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# Cheat Sheet - Detecting Incorrect Data

Community Team Member
Data is a beautiful mess.
As data heroes, we spot the mess and get rid of it to highlight the beauty.
Here are a couple useful tricks to detect incorrect data.

We will assume a table that describes the number of meows made by each cat in each box, on a given day.
why analytics? because cats

1. NOTE THE DETECTED DATA TYPES

If a field was detected as a different type, its values may not follow the right format

1. EXPECT THE UNEXPECTED: NULLS, NUMERIC ANOMALIES, TEXT TYPOS

See which text values are contained in your categorial fields:

SELECT DISTINCT a.cat
FROM table a

Find numeric anomalies by detecting range (or simply visualize the field):

SELECT
CASE WHEN a.meows < 0 THEN "under 0"
WHEN a.meows >= 0 AND a.meows <= 10 THEN " 0 - 10"
WHEN a.meows > 10 AND a.meows <= 50 THEN " 11 - 50"
ELSE "over 50"
END meows_range,
COUNT(*) AS instances
FROM table a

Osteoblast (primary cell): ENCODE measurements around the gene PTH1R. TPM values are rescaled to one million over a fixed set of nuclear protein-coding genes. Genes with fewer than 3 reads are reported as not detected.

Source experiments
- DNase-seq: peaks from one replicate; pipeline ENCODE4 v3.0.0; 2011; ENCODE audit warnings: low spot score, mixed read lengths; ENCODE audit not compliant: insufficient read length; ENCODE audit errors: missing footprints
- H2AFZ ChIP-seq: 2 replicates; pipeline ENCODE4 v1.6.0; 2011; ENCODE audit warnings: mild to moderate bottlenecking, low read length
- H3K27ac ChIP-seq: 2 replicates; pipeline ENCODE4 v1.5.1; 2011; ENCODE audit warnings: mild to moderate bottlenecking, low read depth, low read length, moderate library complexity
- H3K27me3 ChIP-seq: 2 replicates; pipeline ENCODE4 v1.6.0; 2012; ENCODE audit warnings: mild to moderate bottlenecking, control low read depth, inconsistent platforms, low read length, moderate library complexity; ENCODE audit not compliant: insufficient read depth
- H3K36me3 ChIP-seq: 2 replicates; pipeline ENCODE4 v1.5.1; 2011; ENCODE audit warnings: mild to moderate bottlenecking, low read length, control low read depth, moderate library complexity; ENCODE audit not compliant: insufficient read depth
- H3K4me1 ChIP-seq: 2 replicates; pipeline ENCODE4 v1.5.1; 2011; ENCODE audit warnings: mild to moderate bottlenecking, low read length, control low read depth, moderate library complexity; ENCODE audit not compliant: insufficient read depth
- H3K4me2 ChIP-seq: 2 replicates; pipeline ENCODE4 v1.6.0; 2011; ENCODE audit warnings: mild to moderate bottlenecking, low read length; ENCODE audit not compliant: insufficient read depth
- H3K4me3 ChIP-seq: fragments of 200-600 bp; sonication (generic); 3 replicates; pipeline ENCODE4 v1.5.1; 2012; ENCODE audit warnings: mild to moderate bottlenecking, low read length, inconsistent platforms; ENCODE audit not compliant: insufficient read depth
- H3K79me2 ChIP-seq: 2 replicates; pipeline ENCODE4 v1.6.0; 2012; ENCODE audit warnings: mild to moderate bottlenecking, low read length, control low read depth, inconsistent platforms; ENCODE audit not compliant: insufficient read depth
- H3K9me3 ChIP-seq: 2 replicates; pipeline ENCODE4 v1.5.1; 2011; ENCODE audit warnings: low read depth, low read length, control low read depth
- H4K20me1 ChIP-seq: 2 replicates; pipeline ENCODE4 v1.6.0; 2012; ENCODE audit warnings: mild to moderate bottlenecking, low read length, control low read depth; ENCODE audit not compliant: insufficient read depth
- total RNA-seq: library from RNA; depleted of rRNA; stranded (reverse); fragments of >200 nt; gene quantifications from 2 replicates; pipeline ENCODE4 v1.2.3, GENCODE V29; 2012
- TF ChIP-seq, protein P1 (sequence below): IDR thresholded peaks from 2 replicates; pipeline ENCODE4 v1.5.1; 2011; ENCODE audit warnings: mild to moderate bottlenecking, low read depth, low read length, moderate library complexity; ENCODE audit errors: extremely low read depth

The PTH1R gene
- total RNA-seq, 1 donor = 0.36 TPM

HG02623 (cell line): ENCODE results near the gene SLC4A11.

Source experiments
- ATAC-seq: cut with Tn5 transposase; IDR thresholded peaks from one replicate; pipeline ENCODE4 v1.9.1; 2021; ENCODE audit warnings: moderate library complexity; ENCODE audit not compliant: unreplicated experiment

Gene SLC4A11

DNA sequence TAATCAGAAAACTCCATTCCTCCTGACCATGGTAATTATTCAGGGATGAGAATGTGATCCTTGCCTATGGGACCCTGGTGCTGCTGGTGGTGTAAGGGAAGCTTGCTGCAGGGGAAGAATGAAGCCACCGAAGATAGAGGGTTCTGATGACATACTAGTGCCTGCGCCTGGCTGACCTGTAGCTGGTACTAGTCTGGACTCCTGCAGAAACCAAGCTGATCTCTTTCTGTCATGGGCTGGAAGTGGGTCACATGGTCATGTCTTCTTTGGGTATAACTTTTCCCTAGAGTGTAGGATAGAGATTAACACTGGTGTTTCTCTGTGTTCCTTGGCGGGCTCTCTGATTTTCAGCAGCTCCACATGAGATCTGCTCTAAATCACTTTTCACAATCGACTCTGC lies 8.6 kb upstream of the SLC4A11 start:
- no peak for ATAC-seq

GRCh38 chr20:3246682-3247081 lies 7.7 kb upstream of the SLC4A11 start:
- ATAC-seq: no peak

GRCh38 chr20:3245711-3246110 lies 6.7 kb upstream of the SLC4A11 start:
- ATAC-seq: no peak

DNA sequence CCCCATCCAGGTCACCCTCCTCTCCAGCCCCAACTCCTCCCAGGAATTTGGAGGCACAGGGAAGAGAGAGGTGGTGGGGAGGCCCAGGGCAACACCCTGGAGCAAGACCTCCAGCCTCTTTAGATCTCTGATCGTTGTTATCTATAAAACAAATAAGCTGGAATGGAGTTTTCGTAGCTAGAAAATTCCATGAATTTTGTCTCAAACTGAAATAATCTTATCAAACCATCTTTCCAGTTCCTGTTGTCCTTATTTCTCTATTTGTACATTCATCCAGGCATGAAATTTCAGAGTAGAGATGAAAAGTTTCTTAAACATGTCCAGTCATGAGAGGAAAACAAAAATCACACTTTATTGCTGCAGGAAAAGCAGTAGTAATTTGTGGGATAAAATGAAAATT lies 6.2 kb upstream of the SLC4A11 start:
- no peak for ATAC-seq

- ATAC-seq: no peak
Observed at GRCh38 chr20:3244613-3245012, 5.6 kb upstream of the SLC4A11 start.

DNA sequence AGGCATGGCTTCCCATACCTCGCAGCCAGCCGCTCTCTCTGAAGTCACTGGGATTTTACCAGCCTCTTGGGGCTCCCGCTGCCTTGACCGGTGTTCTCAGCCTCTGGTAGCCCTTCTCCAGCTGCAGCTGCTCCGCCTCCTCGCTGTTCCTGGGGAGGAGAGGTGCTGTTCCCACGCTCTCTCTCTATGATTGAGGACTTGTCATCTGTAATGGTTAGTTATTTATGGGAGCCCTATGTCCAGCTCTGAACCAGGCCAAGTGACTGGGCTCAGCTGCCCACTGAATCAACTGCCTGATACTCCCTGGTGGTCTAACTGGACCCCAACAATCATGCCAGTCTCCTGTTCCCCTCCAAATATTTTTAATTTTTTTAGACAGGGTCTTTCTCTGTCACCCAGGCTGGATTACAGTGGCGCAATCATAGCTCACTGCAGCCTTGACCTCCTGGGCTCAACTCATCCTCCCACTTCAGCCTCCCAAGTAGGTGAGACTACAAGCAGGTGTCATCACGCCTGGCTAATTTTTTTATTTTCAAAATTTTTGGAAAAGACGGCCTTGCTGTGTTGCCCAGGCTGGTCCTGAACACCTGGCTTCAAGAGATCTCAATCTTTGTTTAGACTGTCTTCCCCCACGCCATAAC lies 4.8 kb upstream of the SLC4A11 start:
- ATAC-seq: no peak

GROUP BY 1

2. EXPECT THE UNEXPECTED UNDER CERTAIN CONDITIONS

Repeat the previous bullet, this time under certain business logic
Here we expect Jingle the cat to meow at least once every time he snuggles in any box, therefore we will check Jingle's specific range

SELECT
CASE WHEN a.meows < 0 THEN "under 0"
WHEN a.meows >= 0 AND a.meows <= 10 THEN " 0 - 10"
WHEN a.meows > 10 AND a.meows <= 50 THEN " 11 - 50"
ELSE "over 50"
END meow_range,
COUNT(*) AS instances
FROM table a
WHERE a.cat = 'Jingle'
GROUP BY 1

3. VALIDATE WITH REALITY

Sample some specific and aggregate data points and check with external application
Why are there entries of Mia the cat given she spent the day at the vet?
4. FIND THOSE DUPLICATES

Make sure that you know what combination of fields make a unique identifier in your table
SELECT a.cat, a.box, COUNT(*) AS duplicates
FROM table a
GROUP BY a.cat, a.box

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Last update:
‎03-02-2023 08:33 AM
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